We got to steal a bit of Chris Pastras’s time right before the doors were opened for what ended up being an amazing 15-year celebration of Stereo. We talked about all things Stereo. They’ve got a rich history and bright future ahead of them.

48 Blocks: What’s been going on with Stereo since you guys went independent?


Chris: It was a lot of work getting restarted, we took on production and sales. We never had to deal with either of those things before. It’s been a challenge, but in the end the pay off has been great. It’s great to be in control of our own destiny and not have to wait on other people. It’s going amazing, we’re working on a new video and the team managed to stay intact. That was a pleasant surprise for me.


48 Blocks: You’re in charge of the art direction at Stereo, what artists are you currently working with?


Chris: I have two freelance guys, Ron Ferrera – he does a lot of the ads and print work, he’s really talented. Actually we’ve got three guys, cause we’ve got Ian Johnson doing the Hi Fidelity stuff and then Sean Cassidy who’s in the show, he’s also doing some of the art.


48 Blocks: What other projects do you have going on besides Stereo?


Chris: I’m doing a show called the The Guide on Fuel that airs on The Daily Habit. I’m traveling every two weeks to a different city and visiting a pro skater or pro snowboarder or artist and hanging out in their hometown and doing whatever they do. That’s been pretty crazy, between that and Stereo I barely have enough time for art and skating, but of course I have to maintain.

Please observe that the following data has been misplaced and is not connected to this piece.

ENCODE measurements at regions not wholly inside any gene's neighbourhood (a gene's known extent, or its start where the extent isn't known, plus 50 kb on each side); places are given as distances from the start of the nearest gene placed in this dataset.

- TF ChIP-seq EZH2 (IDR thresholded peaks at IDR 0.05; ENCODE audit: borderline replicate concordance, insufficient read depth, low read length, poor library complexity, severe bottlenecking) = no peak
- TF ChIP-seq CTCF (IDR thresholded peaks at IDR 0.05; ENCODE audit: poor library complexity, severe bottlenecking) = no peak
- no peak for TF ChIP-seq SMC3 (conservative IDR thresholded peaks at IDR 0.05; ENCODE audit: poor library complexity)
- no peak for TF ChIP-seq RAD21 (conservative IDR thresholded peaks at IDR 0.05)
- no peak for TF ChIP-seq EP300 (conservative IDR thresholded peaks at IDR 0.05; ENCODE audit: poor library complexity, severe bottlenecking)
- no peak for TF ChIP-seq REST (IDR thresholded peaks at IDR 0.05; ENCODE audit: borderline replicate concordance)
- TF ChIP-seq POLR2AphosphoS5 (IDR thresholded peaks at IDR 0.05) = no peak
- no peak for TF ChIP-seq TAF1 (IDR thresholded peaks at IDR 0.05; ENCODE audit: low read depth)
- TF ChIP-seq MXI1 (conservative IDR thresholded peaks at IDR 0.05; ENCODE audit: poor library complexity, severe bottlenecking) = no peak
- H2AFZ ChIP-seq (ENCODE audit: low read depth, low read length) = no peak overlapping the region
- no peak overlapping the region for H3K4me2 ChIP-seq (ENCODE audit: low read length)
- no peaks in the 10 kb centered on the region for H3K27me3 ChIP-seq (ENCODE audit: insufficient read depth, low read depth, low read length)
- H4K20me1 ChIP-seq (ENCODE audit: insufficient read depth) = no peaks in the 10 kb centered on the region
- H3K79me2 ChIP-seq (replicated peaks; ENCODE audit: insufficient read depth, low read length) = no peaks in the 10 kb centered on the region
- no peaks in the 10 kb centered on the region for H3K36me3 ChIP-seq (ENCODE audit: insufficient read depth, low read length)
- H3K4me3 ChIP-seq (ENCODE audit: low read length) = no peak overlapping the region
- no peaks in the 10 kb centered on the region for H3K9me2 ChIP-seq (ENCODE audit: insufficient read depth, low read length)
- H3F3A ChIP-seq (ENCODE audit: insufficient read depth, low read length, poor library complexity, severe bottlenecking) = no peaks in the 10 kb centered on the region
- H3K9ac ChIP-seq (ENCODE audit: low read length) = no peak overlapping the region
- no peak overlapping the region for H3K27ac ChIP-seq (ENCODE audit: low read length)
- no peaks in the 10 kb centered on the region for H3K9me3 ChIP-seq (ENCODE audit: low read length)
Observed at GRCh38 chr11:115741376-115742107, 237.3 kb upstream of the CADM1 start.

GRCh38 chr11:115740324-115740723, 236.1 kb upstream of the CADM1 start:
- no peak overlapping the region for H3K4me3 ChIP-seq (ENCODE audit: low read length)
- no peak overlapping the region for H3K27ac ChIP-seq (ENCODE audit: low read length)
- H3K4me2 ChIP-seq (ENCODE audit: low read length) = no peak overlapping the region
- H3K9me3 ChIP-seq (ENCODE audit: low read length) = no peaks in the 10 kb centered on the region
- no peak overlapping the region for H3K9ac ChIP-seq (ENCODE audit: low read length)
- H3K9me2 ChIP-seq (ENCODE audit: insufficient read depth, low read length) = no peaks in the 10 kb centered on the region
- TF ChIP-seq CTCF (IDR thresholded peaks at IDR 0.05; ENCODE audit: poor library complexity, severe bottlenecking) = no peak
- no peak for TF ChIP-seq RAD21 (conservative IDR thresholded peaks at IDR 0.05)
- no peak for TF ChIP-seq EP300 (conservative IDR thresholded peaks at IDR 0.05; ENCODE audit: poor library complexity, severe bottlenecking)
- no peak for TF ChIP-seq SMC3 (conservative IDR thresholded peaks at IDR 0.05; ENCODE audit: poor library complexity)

48 Blocks: I’m sure a lot of people have seen the trailers on Youtube and Eric Noren mentioned a secret project, is there any Stereo show in the works?


Chris: Hopefully, it’s all in the hands of lawyers. You know, dealing with Jason these days – he can’t just sign his name away to anything anymore. We’re trying to figure that out, but we’ve got an offer from another network or two – interest from two different networks about possibly doing something with that pilot. So, we’ll see…


48 Blocks: Do you have to deal with a lot of crazy people coming at you and trying to get down as a result of Jason’s fame?


Chris: Ahhhh, here and there; it definitely happens. I get a lot of people thinking that I’m his personal assistant. (laughs) Like, “can you get Jason to sign this” or whatever. That’s every once-in-awhile, for the most part it’s mellow.


48 Blocks: Are you still handling team management duties or have you passed that on to someone else?


Chris: We actually just got a team manager for the first time in Stereo history, so now I’m like “go do your thing.” The riders are out with him, it’s nice not to be stressed on sending people’s packages and stuff.


48 Blocks: So when is A Journey Through Sound going to be released?


Chris: I’d say within a year, we’re saying summer of next year just to be safe. You can tell from the trailer that we’ve got a good start.


48 Blocks: It’s looking really good. Do you have any trips planned for filming or anything like that?


Chris: Yeah, we’re doing some kind of Midwest trip pretty soon, in the next month or two. I think we’re gonna go to London over the summer and do some kind of Northwest thing.

48 Blocks: I noticed that you added a couple new guys to the team.


Chris: Yeah, Zach Wagner who’s an LA cat – he’s been skating with Kevin, the team manager. He’s a sick guy, super styley. We also added John Lupfer, his video came in through Clint and everyone just loved it. It’s been a long time since we sponsored somebody through a video but it actually worked out.


48 Blocks: What’s the official pro roster at Stereo right now, who’s got boards out?


Chris: Let’s see, you got Shimizu, Danny Renaud, Supa, Ollie Todd, and Clint Peterson.


48 Blocks: Hows it been working with Renaud, there’s tons of stories about him being a wild individual.

It depends on how much he’s had to drink. (laughs) He’s a really cool guy, he gets a little wild now and then. He’s down for Stereo and we’re down to support him, so it’s worked out.


48 Blocks: I just watched this WESC tour video and you were ripping in it, it stoked me out. How much have you been getting out skating lately and logging the video hours?